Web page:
On Immunity by Eula Biss

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One day I picked my toddler up from his Montessori school and, along with the usual bags of laundry and lunch detritus, I was handed a slip of paper informing me that during his day at school my son had been vaccinated for polio. I sucked in my breath lest I do damage I could not undo, and carried home my child and my outrage.

The school might have bothered checking their records: my son was already vaccinated against polio, the disease that had defined my grandmother’s gait her whole life. I am not at all averse to vaccines (for reasons not entirely above reproach, as I’ll get into) but I could suddenly and viscerally relate to the anti-vaccinators of my parenting cohort. I could not tolerate that my child—a still-felt extension of my body—had been pierced, pricked, possibly even contaminated by the double dose—without my consent.

Believe me, I am a mother who is more than willing to voice my indignation when offended. And I was offended. The rub was this: I was an American mother mothering in Mexico. With this slight shift in geographical situation, so much changed entirely. Risk assessment, for one, and the degree to which parenting was atomistic, for another. And also, the role and significance of vaccines, and, for that matter, the implications of voicing my American indignation.

Examined in light of Eula Biss’s panoramic new inquiry, On Immunity: An Inoculation, my collision with the Mexican public health system becomes useful in depicting the scope of this book. Where the event felt personal to me at the time—as an affront to my idea of self, a violation—Biss inverts my perspective. The slip of paper I was handed represents not a bureaucratic error, but the history of a nation, a government’s relationship with the body politic, even international politics, and my reaction embodied fear born out of myth and metaphor, out of my own cultural and racial biases.

Although Biss arrives at a definitive pro-vaccine stance in On Immunity, this is not one of those insipid, reader-affirming parenting books. Nor is it a polemic. In fact, Biss describes the current squabble over the politics of vaccines as sadly devoid of nuance:

The debate over vaccination tends to be described with what the philosopher of science Donna Haraway would call ‘troubling dualisms.’ These dualisms pit science against nature, public against private, truth against imagination, self against other, thought against emotion, and man against woman.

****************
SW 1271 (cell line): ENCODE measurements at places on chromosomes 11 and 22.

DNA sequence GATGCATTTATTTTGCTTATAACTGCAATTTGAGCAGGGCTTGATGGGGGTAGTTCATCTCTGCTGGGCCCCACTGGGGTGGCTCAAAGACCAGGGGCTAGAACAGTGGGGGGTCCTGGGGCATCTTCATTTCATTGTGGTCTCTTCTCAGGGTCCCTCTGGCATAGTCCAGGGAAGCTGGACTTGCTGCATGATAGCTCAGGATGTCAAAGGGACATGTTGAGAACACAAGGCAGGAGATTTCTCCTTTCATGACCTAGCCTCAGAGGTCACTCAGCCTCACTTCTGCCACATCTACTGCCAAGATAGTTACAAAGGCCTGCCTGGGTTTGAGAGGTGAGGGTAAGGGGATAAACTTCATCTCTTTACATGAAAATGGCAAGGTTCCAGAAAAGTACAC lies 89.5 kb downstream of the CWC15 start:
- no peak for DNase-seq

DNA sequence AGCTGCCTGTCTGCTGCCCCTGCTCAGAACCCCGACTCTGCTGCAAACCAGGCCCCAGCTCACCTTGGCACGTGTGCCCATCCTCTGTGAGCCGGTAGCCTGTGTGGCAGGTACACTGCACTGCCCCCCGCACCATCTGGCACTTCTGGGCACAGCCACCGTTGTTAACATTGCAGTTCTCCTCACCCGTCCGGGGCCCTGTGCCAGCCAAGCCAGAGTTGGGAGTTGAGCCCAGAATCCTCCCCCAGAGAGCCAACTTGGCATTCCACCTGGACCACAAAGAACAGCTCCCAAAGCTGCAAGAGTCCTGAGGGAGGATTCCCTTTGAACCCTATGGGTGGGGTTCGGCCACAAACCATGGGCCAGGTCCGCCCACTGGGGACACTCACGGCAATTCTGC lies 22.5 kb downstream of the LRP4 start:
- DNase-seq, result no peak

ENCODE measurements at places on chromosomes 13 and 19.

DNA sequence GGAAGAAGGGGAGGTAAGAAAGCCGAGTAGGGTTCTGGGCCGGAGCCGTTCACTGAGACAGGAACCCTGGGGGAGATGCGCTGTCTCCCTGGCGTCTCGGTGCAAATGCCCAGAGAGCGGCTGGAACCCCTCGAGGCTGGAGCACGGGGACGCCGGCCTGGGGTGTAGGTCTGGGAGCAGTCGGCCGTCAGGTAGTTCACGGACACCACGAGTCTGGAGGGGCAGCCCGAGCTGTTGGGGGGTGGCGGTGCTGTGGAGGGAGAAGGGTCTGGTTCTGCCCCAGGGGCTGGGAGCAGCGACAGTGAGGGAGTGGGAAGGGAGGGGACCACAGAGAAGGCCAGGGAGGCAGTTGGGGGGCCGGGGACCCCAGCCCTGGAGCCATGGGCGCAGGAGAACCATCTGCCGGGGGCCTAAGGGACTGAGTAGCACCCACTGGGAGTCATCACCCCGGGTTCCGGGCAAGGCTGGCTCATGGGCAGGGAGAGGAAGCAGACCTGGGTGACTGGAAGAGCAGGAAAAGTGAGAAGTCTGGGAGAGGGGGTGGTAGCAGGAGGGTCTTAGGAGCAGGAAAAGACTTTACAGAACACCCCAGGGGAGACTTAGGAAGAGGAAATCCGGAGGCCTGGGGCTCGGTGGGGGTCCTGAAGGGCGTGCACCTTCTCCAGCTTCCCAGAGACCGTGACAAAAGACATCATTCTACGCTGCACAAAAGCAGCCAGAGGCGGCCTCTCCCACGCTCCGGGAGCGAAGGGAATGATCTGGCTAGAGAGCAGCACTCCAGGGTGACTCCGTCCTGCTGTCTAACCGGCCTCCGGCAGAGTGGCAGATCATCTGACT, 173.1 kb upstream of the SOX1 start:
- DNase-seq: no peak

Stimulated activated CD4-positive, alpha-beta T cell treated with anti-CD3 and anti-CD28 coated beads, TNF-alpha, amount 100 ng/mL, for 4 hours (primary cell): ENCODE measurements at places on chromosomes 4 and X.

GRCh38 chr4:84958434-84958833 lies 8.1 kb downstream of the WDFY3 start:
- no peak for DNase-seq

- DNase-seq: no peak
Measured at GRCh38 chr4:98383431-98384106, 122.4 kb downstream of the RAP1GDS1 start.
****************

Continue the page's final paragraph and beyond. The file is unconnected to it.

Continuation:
On Immunity might be classified as a work of deep ecology. It sees, for example, the body as a garden, the immune “system” as a tidal ebb and flow, and immunity as inseparable from community. Above all, it seeks connections over divisions in its approach to the subject of our collective health.

There are many, many threads to this book. Vampires, for one. Linguistics (including “immuno-semiotics”), for another. Also environmentalism, medical narrative, and a reading of American history that makes the case that both the practice of, and the debate over, inoculation are intrinsic to U.S. nationhood. For this reader, Biss’s linking of vaccines to politics is particularly illuminating. According to Biss, vaccines are necessarily connected with governments, and their acceptance or lack thereof is likewise reflective of the public opinion about that government. My son’s re-vaccination for polio is case-in-point. Where the U.S. fought a civil war over states’ rights and the rights of personhood, and a cold war against communism, Mexico is shaped by a legacy of colonialism, repressive governments, and single-party rule. When my son was re-vaccinated Mexico was very actively at war, with federal police and the army deployed domestically. If the nature of government is expressed by a given country’s vaccination policies, there is much to be read into the fact that Mexico’s compulsory vaccination program doesn’t just not inform parents; it administers vaccines at schools and without warning so as to maximize immunity and circumvent resistance.

The gulf between Mexico’s constitutionally guaranteed public health care and the U.S.’s libertarian-tinged objections to the same are easy to write off as untranslatable, but of course national borders don’t apply to viruses. As such, any discussion of vaccination necessarily has a global aspect, and in the case of neighboring countries (and here Biss naturally invokes Kierkegaard’s definition of neighbor as “the other, that by which the selfishness in self-love is to be tested”), the interconnectedness is even more apparent. In the case of Mexico, immigration and disease share many metaphors: invasion by foreign bodies and so forth. The recent H1N1 influenza outbreak, or “swine flu,” which originated in Mexico, fueled America’s anti-immigration lobby, just as  the word “Ebola” now comes up in the more inflammatory headlines about children detained at the border. “Our fears are informed by history and economics,” writes Biss, “by social power and stigma, by myths and nightmares.”

Eula Biss

Eula Biss

On Immunity takes a global perspective. In places like Nigeria, the emphasis on vaccines over basic primary health stoked conspiracy theories and ultimately a vaccine boycott, which significantly undermined ongoing international efforts to wipe out polio. Perhaps more troubling still, in Pakistan, one Taliban leader banned vaccination programs as leverage against U.S. drone strikes, and likewise the CIA conducted a fake hep B campaign to track Osama bin Laden via DNA samples—a tactic that, when exposed, resulted in vaccination bans and the murder of nine legitimate health workers. In other words, vaccines have been implicated in acts of war.